The Wife and I passed on the meal and just enjoyed being with her and her multitude of buddies. I was still fuming over the whole raw milk thing (or as the grandkids call it — “creamy milk!”) and took a look at the label on the fat-free chocolate milk:
Interesting that the FDA, USDA, CDC, and the Illinois State Medical Society are conducting a jihad against raw milk, but don’t seem to have anything but praise for the folks who bring our kids milk concocted with alkali, cornstarch, salt, artificial flavors, and carrageennan. Note also that the label does warn the consumer that this product “CONTAINS: MILK.” You know, just in case anyone was worried about there being milk in their milk.
It was fun being with the Oldest Grandkid, and we got to meet her teacher and see some of the school before she blasted off to the playground to squeeze in some playtime with her buddies before the bell started the school day. But the wife and I were a bit hungry so we stopped on the way to work and picked up a much higher quality breakfast to start our own workdays:
(Heh, heh. Just making sure Tom keeps getting those royalty checks from Ronald McDonald!)
Have a great weekend. Like it or not, I’ll have a few more things to say next week.
The Older Brother
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Before I was a programmer, I was a software trainer for Manpower in Chicago. In fact, I started teaching myself programming to pass the time during long stretches when the trainees were busy working away on their tutorials. I was stuck at a desk with a PC, reading books or magazines in front of the paying customers was a no-no, so why not make use of the time?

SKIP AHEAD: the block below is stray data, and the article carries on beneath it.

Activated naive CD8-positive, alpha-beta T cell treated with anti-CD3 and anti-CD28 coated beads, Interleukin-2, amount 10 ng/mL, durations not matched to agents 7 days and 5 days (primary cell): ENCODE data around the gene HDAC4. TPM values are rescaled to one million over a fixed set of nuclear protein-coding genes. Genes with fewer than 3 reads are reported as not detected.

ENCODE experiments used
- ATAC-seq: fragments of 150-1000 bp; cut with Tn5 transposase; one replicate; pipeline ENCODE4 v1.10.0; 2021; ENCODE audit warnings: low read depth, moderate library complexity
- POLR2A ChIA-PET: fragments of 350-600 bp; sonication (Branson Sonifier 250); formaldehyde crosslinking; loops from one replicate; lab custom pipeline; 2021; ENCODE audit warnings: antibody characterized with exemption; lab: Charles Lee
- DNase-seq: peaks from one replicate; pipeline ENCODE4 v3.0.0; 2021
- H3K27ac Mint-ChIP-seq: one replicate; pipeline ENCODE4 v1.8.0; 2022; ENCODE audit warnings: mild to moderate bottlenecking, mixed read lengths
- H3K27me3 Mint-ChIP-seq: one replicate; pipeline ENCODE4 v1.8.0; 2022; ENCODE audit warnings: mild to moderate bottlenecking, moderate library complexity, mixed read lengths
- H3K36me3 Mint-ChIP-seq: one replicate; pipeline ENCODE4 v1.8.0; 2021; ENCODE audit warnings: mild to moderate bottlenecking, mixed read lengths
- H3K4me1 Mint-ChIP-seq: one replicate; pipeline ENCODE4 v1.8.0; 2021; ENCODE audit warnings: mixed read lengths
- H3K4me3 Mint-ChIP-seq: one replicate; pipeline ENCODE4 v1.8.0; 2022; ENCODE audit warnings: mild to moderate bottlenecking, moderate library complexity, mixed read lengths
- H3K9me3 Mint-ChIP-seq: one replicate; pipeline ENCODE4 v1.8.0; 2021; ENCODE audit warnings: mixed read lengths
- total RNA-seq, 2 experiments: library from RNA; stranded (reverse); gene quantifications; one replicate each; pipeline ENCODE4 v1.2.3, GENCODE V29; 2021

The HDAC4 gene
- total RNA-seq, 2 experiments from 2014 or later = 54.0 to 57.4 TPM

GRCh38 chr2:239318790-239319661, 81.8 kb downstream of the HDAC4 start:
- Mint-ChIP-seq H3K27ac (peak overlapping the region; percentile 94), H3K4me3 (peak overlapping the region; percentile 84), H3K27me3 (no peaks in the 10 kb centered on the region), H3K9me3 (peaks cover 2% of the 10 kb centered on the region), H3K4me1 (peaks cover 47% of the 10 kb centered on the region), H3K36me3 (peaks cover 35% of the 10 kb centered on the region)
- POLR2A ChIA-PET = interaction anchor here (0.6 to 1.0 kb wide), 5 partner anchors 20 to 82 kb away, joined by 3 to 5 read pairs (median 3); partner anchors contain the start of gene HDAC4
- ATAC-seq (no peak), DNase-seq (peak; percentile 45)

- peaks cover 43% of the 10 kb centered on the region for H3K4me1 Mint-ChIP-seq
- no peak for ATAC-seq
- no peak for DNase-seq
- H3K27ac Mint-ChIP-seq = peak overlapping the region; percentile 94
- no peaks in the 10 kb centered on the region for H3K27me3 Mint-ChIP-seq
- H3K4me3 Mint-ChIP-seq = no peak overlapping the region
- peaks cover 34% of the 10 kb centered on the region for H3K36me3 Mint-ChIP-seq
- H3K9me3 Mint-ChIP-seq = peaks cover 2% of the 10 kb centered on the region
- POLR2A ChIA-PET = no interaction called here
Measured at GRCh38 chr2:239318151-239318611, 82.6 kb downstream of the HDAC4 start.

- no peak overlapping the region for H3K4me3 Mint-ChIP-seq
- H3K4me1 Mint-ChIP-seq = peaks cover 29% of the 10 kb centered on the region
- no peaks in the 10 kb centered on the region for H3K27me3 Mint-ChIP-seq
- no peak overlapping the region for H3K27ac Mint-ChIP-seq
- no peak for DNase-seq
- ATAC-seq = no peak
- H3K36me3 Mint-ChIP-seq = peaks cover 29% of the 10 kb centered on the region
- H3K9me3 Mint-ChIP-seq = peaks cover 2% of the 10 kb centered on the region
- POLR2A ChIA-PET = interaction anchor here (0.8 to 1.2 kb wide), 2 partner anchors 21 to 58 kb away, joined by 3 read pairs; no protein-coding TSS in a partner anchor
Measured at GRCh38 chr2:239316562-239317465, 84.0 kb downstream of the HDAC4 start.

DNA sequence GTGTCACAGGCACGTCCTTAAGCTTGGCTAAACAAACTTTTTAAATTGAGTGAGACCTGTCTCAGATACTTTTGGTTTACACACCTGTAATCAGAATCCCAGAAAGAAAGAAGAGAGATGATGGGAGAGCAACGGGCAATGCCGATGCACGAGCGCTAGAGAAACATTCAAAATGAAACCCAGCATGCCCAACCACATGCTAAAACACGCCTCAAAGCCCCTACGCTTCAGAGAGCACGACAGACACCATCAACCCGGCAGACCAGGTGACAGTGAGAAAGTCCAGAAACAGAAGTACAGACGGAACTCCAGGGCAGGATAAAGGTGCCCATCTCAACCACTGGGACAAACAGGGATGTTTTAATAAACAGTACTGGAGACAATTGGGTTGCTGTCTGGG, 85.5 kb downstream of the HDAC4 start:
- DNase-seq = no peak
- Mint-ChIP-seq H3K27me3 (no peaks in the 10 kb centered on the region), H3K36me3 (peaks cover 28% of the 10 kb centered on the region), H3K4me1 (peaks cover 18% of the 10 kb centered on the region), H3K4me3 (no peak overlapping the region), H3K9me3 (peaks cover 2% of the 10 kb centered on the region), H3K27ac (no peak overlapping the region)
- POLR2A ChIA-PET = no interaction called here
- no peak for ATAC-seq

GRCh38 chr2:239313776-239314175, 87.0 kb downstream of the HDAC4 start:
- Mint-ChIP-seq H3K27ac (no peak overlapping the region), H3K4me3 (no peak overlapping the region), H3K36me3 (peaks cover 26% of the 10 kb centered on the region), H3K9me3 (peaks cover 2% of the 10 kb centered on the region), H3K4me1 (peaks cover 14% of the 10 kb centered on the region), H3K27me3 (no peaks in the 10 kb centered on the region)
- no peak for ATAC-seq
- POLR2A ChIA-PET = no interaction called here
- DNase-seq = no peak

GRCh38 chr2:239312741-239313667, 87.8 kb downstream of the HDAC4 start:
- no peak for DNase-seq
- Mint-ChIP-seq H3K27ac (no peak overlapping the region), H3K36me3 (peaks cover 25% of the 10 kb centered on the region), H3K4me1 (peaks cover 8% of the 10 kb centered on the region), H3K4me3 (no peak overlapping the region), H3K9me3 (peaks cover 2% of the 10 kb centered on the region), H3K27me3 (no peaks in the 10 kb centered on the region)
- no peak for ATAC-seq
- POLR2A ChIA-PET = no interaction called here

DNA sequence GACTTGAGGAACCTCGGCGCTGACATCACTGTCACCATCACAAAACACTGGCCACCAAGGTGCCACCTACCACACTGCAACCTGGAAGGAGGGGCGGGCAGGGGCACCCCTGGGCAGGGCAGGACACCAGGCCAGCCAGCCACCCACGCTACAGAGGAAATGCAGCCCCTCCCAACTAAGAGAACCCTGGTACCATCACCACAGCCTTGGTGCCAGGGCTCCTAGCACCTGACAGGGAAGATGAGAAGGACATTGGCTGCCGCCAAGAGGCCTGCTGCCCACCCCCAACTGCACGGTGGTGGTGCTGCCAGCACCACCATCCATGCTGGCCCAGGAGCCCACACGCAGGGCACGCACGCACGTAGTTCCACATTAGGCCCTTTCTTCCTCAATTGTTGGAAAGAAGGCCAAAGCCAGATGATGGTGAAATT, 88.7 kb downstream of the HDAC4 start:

The training consisted of step-by-step instructions that walked the trainee through the basics of working with, say, Microsoft Word or Excel. I soon noticed that the trainees fell into one of two categories: those who viewed the instructions as gospel that must be followed to the letter, and those who viewed the instructions as a means for learning the software. I thought of them as process-oriented vs. goal-oriented.
The process-oriented people would drive me a little nuts sometimes. We’d have conversations something like this:
“Excuse me, I did something wrong here. The next step shows that I should have a table with six columns, but mine only has five. Should I start over?”
“No, you’ve already typed all that data into the table and I’m sure you don’t want to type it again. Do you understand how to create a table?”
“Yes, I think so.”
“Then just move on.”
“But the picture in the sample shows a table with six columns.”
“That’s okay. You probably just typed the wrong number of columns in the dialog box when you created it. If you understand how to make a table, you can move on.”
“But mine doesn’t look like the instructions say it should. Can I do this exercise again?”
“If you really want to, sure, go ahead.”
These people had learned what they needed to learn. But they hadn’t followed the process to the letter and seemed to think they’d get a black mark on their permanent records if they didn’t go back and successfully complete every instruction.
By contrast, the goal-oriented trainees usually skipped past some of the instructions once they knew they’d grasped the concept. They understood that the point of the training was to learn the software, not to be a slave to training process.
I witnessed a laughable example of the follow-the-instructions mentality when I was working as a contract programmer at Disney. This was 1999, and most of us were busy rewriting database systems to make sure they were Y2K compliant. We had regular meetings to ensure that we met conversion deadlines set by upper management, and some dim-bulb administrative assistant was put in charge of running the meetings and writing progress reports.
At one of those meetings, she announced that we were supposed to certify seven systems that day. I had created one of those systems using Access 2000, which was Y2K compliant. I demonstrated the system’s functions, showed that it would handle four-year dates, and figured that was that. My boss (who unfortunately wasn’t also the dim bulb’s boss) nodded his approval.
Then the dim bulb explained that her Y2K process manual said we should have a document from Microsoft stating that Access 2000 is Y2K compliant. I told her I’d already gone online and checked Microsoft’s technical specs, which stated specifically that Access 2000 is Y2K compliant.
“But we’re supposed to have a document.”
At that point, my boss jumped in.